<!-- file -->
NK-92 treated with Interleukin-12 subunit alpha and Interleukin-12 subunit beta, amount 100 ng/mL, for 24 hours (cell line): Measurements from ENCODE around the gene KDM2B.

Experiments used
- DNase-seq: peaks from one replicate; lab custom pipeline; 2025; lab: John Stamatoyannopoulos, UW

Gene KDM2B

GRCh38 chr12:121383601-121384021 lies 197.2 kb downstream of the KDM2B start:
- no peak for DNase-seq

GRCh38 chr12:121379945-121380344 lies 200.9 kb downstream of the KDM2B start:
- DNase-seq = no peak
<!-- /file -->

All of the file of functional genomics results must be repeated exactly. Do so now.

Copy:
NK-92 treated with Interleukin-12 subunit alpha and Interleukin-12 subunit beta, amount 100 ng/mL, for 24 hours (cell line): Measurements from ENCODE around the gene KDM2B.

Experiments used
- DNase-seq: peaks from one replicate; lab custom pipeline; 2025; lab: John Stamatoyannopoulos, UW

Gene KDM2B

GRCh38 chr12:121383601-121384021 lies 197.2 kb downstream of the KDM2B start:
- no peak for DNase-seq

GRCh38 chr12:121379945-121380344 lies 200.9 kb downstream of the KDM2B start:
- DNase-seq = no peak